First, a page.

Emblazoned on the cover of this EMI release is the emphatic title:
The Berlin Recital. This is a title that might conjure
up for some the mysterious and shadowy world of Len Deighton cold-war
spy novels. I’m sure both Martha Argerich and Gidon Kremer are
no strangers to giving recitals in Berlin. The difference here
is that for this release in December 2006 the recording engineers
were at the Berlin Philharmonie to document the event. If EMI
really felt that this recital was such a significant event I wonder
why we have had to wait all this time for the release. Notwithstanding
I’m glad that they were able to record this fine recital by a
genuine doyenne and doyen of the chamber music world.
disc opens with Schumann’s Violin Sonata No. 2 in D minor,
Op. 121 a score that he quickly composed in 1851. Schumann
composed the work shortly after the Symphony No.
3 in E-flat major ‘Rhenish’. The sonata bears a
dedication to the great violinist Ferdinand David who was
also the dedicatee of Mendelssohn’s E minor Violin Concerto.
It seems that Schumann’s wife Clara played the sonata with
Wilhelm Wasielewski the leader of the Düsseldorf orchestra.
I was struck by the dark and agitated nature of the music
in the opening movement Ziemlich langsam-Lebhaft where
Schumann never allows the listener to rest easy. In the Sehr
Lebhaft one is aware of the blustery promptings of the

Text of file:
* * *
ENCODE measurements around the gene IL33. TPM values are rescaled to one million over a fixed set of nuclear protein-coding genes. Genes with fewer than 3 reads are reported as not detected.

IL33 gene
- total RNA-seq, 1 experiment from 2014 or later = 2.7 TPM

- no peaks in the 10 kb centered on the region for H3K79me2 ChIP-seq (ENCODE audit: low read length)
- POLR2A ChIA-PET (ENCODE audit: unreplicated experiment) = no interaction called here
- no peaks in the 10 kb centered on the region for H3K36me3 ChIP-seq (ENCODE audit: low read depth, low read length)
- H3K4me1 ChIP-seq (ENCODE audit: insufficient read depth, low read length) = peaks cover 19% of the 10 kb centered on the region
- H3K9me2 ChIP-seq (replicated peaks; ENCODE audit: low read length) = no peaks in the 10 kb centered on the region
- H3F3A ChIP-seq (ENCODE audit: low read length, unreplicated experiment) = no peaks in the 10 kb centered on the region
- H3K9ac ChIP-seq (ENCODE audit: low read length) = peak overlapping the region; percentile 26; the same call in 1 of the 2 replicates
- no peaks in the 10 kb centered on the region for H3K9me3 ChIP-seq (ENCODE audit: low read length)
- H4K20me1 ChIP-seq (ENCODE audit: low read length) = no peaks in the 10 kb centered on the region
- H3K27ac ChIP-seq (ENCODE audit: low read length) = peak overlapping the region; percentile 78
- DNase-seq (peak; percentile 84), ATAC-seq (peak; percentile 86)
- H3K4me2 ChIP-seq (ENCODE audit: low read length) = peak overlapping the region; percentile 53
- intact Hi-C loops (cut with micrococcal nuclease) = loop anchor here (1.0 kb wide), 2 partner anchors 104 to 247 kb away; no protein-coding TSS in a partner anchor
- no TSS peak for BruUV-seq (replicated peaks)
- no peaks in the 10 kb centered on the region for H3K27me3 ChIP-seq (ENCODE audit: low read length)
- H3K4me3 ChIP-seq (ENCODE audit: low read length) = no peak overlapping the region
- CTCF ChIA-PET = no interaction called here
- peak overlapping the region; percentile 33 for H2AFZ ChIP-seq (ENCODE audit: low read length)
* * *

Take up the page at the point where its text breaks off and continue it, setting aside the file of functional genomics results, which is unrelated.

windswept music. A sense of exhaustion infuses the Leise,
einfach leaving behind a feeling of leaden muscles.
The stormy music returns in the final movement marked
Bewegt interrupted by the occasional shaft of brilliant
first choice version of Schumann’s Violin Sonata No. 2
in D minor is from Kremer and Argerich. Not this
live Berlin/EMI version but their passionate and vibrant 1985
studio account from La Chaux-de-Fonds on Deutsche Grammophon
419 235-2 (c/w Schumann Violin Sonata No. 1 in A
minor). Also worth investigating is the
stirring account from Ilya Kaler and Boris Slutsky recorded
at Indiana, USA in 1993 on Naxos 8.550870 (c/w
Schumann Violin Sonata No. 1 in A minor,
composed his Kinderszenen (Scenes from Childhood)
for solo piano, Op.15 in 1838. This was a period of significant
interest for him in piano music that spawned works such as
the Davidsbündlertänze, Op.6; Fantasiestücke,
Op. 12; Kreisleriana, Op.16 and the Piano Sonata
No.2, Op.22. Described as Leichte Stücke für das Pianoforte
(Simple studies for the piano forte) this is a collection
of thirteen pieces for solo piano that are scenes of childhood
as seen through the eyes of mature adults. At first glance
these may appear mistakenly to be simple instructional pieces
aimed at children but they are, in fact, miniature masterpieces
of the genre.
communicates the heartbreaking strains of the Von fremden
Ländern und Menschen (Of Foreign Lands and Peoples)
and a sense of false conference permeates Kuriose Geschichte
(A Curious Story). Within Argerich’s rhythmic vigour
one can easily imagine insects scurrying frantically in Hasche-Mann
(Blind Man's Bluff) that contrasts with the affection
of a mother’s cuddles in the Bittendes Kind (Pleading
Child). I was struck by the light-heartedness of an almost
slapstick quality that Argerich conveys in the piece Glückes
genug (Happiness). The authoritative and self-assured
Wichtige Begebenheit (An Important Event) is
followed by the heartrending tenderness of the popular Träumerei
(Dreaming). Argerich is bright and swift-footed in
Am Kamin (At the Fireside) with the rapid and
darting activity of the Ritter vom Steckenpferd (Knight